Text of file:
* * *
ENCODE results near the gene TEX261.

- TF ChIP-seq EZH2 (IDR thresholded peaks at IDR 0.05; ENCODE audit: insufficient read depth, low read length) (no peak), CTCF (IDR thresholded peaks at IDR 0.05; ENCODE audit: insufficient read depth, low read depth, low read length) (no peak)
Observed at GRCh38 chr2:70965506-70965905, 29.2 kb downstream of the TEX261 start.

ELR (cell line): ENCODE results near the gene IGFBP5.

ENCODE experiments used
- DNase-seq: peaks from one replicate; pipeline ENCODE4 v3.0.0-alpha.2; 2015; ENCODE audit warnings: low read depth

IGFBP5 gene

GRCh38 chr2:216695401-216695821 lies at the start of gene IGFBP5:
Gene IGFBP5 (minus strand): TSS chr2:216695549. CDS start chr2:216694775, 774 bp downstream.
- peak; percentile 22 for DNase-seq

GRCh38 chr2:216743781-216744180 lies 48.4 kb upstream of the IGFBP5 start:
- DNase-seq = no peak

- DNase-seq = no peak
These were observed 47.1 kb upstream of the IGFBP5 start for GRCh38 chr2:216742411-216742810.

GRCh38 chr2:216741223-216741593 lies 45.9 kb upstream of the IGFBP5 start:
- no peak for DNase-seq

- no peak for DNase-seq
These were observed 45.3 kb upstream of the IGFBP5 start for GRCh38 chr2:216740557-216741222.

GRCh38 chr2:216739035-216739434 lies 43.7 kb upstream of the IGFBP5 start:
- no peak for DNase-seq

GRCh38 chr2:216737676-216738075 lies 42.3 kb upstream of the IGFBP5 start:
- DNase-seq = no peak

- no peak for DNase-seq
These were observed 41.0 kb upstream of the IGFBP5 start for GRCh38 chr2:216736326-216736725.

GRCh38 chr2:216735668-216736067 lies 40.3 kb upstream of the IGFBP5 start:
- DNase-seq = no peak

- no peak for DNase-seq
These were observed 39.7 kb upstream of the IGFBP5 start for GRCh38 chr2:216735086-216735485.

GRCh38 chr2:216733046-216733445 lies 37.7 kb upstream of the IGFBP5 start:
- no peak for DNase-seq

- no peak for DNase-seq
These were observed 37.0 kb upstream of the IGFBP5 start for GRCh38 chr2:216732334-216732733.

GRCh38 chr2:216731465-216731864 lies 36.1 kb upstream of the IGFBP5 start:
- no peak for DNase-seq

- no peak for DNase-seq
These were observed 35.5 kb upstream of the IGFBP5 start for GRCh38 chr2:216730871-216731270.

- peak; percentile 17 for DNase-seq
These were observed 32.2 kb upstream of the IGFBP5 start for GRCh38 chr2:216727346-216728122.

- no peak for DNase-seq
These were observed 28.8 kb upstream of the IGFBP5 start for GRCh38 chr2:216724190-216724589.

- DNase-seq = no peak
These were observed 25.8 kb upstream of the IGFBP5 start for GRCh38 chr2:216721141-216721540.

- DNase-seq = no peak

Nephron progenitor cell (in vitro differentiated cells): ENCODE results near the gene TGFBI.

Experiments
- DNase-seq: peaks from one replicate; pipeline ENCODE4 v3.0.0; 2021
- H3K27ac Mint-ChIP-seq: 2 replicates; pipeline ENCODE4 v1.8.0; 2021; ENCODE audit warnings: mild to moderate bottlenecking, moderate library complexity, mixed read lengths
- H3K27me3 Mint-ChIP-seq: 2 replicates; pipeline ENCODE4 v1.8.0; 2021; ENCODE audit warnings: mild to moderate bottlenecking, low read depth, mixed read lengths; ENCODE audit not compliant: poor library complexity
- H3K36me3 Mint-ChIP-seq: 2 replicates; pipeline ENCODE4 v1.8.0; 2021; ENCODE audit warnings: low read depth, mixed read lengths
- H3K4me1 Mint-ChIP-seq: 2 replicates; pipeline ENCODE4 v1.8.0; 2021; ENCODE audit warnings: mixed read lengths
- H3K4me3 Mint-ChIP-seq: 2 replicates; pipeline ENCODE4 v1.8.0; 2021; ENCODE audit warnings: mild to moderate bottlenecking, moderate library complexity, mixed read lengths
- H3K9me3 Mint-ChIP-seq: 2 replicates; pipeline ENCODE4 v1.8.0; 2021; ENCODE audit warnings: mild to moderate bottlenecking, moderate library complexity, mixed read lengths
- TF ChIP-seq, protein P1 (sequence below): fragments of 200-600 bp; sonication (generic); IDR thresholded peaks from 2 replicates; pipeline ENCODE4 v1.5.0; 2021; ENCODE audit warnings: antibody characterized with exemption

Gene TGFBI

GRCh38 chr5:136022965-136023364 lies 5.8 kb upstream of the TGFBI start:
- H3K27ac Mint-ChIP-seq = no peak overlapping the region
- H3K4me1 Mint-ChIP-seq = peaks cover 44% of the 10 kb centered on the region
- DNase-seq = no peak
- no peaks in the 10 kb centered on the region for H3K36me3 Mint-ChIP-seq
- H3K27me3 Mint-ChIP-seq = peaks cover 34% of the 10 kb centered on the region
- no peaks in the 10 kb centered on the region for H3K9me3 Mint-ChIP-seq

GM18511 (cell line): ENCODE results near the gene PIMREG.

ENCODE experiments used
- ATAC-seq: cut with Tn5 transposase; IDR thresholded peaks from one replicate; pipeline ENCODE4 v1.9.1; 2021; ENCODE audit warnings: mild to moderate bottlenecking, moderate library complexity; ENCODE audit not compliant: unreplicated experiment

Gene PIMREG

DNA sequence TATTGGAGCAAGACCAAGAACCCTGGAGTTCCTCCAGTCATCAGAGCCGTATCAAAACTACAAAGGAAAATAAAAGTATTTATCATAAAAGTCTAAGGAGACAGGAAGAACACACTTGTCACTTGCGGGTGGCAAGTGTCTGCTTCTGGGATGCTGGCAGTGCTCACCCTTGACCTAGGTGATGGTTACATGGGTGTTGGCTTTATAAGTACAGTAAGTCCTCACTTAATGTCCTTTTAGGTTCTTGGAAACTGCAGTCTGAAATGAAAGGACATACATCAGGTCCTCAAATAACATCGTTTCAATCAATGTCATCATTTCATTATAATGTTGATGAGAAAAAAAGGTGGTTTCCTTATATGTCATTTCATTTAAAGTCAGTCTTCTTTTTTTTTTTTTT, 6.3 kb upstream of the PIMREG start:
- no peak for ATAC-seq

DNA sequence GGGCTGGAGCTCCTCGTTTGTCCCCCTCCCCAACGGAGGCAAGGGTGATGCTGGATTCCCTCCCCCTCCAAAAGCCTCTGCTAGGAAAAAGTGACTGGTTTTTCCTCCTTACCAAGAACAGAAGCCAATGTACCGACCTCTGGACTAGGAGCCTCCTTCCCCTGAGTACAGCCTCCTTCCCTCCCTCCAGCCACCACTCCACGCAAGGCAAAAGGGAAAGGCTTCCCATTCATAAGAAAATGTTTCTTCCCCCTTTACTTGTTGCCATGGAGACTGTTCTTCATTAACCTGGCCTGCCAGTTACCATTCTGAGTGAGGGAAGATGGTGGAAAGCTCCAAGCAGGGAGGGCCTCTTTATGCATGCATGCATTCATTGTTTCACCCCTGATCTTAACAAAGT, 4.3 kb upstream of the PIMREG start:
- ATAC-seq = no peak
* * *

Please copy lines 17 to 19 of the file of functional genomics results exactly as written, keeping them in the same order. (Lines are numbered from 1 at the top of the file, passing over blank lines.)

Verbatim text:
- no peak for DNase-seq
These were observed 45.3 kb upstream of the IGFBP5 start for GRCh38 chr2:216740557-216741222.

GRCh38 chr2:216739035-216739434 lies 43.7 kb upstream of the IGFBP5 start: